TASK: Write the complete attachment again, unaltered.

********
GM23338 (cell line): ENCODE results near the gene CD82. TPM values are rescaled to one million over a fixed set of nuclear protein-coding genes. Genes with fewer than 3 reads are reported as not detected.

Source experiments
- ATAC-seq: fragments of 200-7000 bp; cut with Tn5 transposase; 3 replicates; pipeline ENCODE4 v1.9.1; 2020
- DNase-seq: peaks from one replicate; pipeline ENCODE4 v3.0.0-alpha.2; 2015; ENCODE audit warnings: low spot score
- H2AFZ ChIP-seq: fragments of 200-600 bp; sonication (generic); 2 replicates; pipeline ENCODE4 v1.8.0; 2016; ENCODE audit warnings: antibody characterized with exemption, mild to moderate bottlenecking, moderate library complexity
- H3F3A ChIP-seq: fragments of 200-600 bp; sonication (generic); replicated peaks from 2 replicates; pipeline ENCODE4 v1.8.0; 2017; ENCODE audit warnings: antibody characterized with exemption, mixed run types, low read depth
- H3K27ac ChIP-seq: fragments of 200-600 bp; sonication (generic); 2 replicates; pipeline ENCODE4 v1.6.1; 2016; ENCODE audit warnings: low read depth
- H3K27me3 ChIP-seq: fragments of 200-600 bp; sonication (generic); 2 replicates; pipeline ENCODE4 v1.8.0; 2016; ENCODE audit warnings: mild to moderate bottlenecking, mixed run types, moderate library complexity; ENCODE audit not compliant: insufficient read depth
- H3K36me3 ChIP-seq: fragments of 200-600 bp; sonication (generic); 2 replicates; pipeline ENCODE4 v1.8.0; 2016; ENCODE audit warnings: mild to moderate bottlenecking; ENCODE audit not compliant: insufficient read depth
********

GM23338 (cell line): ENCODE results near the gene CD82. TPM values are rescaled to one million over a fixed set of nuclear protein-coding genes. Genes with fewer than 3 reads are reported as not detected.

Source experiments
- ATAC-seq: fragments of 200-7000 bp; cut with Tn5 transposase; 3 replicates; pipeline ENCODE4 v1.9.1; 2020
- DNase-seq: peaks from one replicate; pipeline ENCODE4 v3.0.0-alpha.2; 2015; ENCODE audit warnings: low spot score
- H2AFZ ChIP-seq: fragments of 200-600 bp; sonication (generic); 2 replicates; pipeline ENCODE4 v1.8.0; 2016; ENCODE audit warnings: antibody characterized with exemption, mild to moderate bottlenecking, moderate library complexity
- H3F3A ChIP-seq: fragments of 200-600 bp; sonication (generic); replicated peaks from 2 replicates; pipeline ENCODE4 v1.8.0; 2017; ENCODE audit warnings: antibody characterized with exemption, mixed run types, low read depth
- H3K27ac ChIP-seq: fragments of 200-600 bp; sonication (generic); 2 replicates; pipeline ENCODE4 v1.6.1; 2016; ENCODE audit warnings: low read depth
- H3K27me3 ChIP-seq: fragments of 200-600 bp; sonication (generic); 2 replicates; pipeline ENCODE4 v1.8.0; 2016; ENCODE audit warnings: mild to moderate bottlenecking, mixed run types, moderate library complexity; ENCODE audit not compliant: insufficient read depth
- H3K36me3 ChIP-seq: fragments of 200-600 bp; sonication (generic); 2 replicates; pipeline ENCODE4 v1.8.0; 2016; ENCODE audit warnings: mild to moderate bottlenecking; ENCODE audit not compliant: insufficient read depth